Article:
- Students who experience symptoms may seek medical attention at Vaden Health Center (Vaden hours of operation).
- Employees who experience symptoms from wildfire smoke while performing work duties may seek medical treatment, and employers may not punish affected employees for seeking such treatment. For emergency medical attention, go to Stanford University Medical Center Emergency Department or the nearest Emergency Room.
- For non-emergent concerns, consider speaking with your personal health care provider or the SU Occupational Health Center (SUOHC) (SUOHC hours of operation).
- Stay hydrated by drinking water during heavy smoke events.
- Stay inside with the doors and windows closed.
- Where possible, avoid strenuous outdoor activities (e.g., going for a run).
- Consider use of an N95 respirator mask.
Mechanically Ventilated Spaces
Community spaces with mechanically filtered air available to Stanford students, staff, and faculty include:
- Cecil H. Green Library
- Bowes Art & Architecture Library @ McMurtry Art & Art History Building
- Branner Earth Sciences Library & Map Collections – Mitchell Earth Science
- Music Library – Braun Music Center
- Cubberley Education Library – Education Building
- Lathrop Library – VPTL Tech Lounge and East Asia Library
- Robin Li & Melissa Ma Science Library – SAPP Center
- Terman Engineering Library – HEC Building
LBRE identified campus buildings greater than 10,000 square feet equipped with mechanically filtered air. Find the list here.
Respirators can be an effective way to reduce exposure to wildfire smoke when they are properly selected and worn. When the current AQI for PM2.5 is above 150, respirators will be provided for voluntary use to employees who are at risk of exposure for more than one hour per shift. If the current AQI is greater than 500, respirator use is required.
Protective measures are required to limit employee exposure when the regional Air Quality Index (AQI) for PM2.5 is above 150. Examples of protective methods include:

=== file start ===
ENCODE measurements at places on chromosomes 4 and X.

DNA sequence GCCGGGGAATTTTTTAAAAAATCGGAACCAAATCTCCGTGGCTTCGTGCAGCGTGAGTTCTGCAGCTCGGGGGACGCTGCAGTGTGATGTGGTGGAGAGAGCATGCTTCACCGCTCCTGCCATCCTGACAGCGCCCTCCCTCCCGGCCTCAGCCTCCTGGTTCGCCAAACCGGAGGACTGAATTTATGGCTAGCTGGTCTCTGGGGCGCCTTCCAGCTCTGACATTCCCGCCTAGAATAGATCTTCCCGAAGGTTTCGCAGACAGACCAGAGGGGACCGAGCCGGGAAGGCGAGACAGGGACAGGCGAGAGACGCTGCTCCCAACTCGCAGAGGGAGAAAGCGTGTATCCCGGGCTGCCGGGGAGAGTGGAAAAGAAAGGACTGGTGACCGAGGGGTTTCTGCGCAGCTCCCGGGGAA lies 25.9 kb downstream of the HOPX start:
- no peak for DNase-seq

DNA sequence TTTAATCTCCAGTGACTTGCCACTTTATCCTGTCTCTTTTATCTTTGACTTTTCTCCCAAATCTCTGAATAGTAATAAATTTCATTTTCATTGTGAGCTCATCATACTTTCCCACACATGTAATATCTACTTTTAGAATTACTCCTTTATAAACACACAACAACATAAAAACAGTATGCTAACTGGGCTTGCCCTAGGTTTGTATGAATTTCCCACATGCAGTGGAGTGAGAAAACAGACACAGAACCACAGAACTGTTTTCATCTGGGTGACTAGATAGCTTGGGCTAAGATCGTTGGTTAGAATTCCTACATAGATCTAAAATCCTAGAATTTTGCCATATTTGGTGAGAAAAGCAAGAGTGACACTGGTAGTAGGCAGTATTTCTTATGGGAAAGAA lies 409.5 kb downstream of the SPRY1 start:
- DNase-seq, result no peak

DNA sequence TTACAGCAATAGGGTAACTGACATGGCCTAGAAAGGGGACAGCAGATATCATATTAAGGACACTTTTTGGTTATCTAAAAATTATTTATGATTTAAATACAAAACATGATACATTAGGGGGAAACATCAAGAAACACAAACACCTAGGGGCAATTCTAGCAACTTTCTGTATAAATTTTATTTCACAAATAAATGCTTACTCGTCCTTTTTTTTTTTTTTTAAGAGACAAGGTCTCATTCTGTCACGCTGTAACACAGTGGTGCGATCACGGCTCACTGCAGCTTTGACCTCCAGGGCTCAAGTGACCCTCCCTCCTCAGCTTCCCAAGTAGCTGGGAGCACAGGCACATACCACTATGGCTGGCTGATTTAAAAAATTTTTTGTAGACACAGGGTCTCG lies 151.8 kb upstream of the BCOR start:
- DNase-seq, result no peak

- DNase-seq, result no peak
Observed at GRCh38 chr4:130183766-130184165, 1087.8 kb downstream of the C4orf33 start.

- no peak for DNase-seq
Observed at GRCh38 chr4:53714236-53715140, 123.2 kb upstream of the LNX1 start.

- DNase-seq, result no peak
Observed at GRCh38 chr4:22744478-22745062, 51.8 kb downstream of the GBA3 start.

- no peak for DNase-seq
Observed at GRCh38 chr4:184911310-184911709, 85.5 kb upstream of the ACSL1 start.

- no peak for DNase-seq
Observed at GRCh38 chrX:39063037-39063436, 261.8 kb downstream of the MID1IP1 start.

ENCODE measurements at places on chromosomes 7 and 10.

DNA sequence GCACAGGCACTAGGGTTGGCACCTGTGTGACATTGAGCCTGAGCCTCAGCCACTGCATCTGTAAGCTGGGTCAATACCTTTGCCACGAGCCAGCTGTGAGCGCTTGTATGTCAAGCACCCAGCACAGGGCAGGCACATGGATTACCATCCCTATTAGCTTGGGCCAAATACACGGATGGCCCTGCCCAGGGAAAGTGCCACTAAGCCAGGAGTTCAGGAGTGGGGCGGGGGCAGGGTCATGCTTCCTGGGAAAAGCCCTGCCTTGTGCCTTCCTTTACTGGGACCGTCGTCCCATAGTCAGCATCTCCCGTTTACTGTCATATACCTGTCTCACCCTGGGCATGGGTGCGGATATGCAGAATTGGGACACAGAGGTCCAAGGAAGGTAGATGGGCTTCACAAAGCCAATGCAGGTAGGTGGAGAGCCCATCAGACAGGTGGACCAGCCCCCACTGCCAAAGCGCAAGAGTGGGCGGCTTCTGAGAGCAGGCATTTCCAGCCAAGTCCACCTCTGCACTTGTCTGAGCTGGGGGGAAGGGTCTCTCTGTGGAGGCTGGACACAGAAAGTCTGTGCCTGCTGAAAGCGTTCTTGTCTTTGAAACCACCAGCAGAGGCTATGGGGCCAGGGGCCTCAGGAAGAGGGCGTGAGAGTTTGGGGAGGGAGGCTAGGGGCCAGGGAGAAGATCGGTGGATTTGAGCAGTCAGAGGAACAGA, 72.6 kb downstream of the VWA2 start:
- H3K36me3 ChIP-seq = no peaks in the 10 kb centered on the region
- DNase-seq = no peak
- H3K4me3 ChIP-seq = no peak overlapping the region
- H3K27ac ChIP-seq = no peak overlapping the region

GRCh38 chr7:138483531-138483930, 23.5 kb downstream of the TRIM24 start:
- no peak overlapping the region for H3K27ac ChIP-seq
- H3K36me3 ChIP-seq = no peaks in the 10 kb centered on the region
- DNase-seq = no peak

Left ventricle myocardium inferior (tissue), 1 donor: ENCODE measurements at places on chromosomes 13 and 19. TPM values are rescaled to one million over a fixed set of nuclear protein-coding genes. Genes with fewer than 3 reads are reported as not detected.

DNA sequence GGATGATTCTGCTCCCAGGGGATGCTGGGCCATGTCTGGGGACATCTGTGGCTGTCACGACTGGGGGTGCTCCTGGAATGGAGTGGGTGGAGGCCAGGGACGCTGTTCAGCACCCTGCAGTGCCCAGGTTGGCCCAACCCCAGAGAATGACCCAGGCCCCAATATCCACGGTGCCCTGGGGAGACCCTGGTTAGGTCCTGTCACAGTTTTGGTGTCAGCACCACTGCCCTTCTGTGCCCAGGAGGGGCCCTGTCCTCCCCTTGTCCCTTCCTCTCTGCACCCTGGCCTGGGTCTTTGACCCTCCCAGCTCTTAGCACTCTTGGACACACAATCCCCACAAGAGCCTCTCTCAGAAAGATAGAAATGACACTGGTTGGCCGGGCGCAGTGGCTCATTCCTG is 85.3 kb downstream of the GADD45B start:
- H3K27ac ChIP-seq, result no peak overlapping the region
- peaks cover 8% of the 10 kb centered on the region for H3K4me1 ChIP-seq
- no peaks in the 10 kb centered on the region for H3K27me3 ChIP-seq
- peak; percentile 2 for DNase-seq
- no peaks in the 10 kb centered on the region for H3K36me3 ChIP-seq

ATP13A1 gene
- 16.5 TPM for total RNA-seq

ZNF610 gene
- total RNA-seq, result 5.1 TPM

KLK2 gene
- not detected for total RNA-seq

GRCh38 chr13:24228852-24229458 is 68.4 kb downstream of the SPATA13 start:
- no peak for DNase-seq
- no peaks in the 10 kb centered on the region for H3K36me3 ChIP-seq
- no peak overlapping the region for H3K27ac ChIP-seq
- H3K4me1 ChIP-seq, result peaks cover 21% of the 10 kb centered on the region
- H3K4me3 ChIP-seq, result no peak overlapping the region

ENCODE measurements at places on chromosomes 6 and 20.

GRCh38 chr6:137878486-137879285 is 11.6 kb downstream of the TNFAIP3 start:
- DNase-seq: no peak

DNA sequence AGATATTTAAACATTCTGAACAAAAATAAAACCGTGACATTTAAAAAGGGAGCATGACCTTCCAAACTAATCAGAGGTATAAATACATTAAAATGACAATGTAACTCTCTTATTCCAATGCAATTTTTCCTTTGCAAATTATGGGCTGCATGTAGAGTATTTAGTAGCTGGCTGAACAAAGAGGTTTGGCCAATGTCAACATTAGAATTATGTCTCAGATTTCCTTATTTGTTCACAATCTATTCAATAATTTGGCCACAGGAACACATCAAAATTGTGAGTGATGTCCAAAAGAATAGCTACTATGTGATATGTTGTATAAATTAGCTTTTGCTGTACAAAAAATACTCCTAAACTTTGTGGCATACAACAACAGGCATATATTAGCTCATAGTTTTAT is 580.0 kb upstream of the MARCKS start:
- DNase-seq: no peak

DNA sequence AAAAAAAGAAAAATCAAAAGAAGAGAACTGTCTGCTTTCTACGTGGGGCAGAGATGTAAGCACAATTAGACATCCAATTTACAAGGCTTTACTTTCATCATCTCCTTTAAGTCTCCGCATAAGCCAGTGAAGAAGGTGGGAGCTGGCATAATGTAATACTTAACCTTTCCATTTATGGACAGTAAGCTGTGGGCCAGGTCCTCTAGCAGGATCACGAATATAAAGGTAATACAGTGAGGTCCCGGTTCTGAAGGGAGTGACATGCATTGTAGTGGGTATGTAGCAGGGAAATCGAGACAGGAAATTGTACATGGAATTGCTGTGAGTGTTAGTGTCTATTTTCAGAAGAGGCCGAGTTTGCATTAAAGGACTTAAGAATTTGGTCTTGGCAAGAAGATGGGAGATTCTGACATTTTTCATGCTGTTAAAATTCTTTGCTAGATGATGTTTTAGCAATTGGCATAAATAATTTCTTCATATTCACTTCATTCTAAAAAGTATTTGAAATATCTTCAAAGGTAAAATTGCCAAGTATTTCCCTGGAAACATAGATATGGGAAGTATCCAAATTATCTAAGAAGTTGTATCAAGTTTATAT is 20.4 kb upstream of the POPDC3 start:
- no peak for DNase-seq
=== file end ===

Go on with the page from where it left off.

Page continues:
- Moving work inside buildings/vehicles where the air is filtered.
- Limiting outside work time or time indoors where air filtration is not provided.
- Increasing rest time and frequency during outdoor work, and providing a rest area with filtered air.
- Reducing the physical intensity of the work to help lower breathing and heart rates.
While the best advice continues to be to minimize outdoor activity and work intensity, voluntary N95 respirator masks will be available on campus for Stanford students, faculty, and staff when the AQI is above 150. To be effective, air filtering respirator masks need to be fitted properly with a tight seal. General guidance on N95 respirator mask use is available on our Protection From Wildfire Smoke webpage.
For employees assigned more than 1-hour of work outdoors (or indoors without air filtration) per work shift during a wildfire smoke event, the supervisor shall:
- Check the current AQI before and during the work day, AND
- If the current AQI is greater than 150:
- Provide wildfire smoke awareness training to affected employees.
- Alert employees the AQI has reached an unhealthy level and instruct them in specific protective measures they must take.
- Encourage employees, without fear of reprisal, to report back when the air quality is getting worse, or if they are suffering from any symptoms due to air quality.
- Offer voluntary N95 respirators and encourage their safe use.
Alert messages will be sent to the Stanford community via text message, email, and in extreme instances, the outdoor siren system and VoIP speaker phones.
For instructions on updating your information visit the AlertSU FAQ website.
- AQI Decision-making Matrix (Coming Soon)
- Stanford Wildfire Smoke Protection Awareness Training and N95 Respirator Use Guidance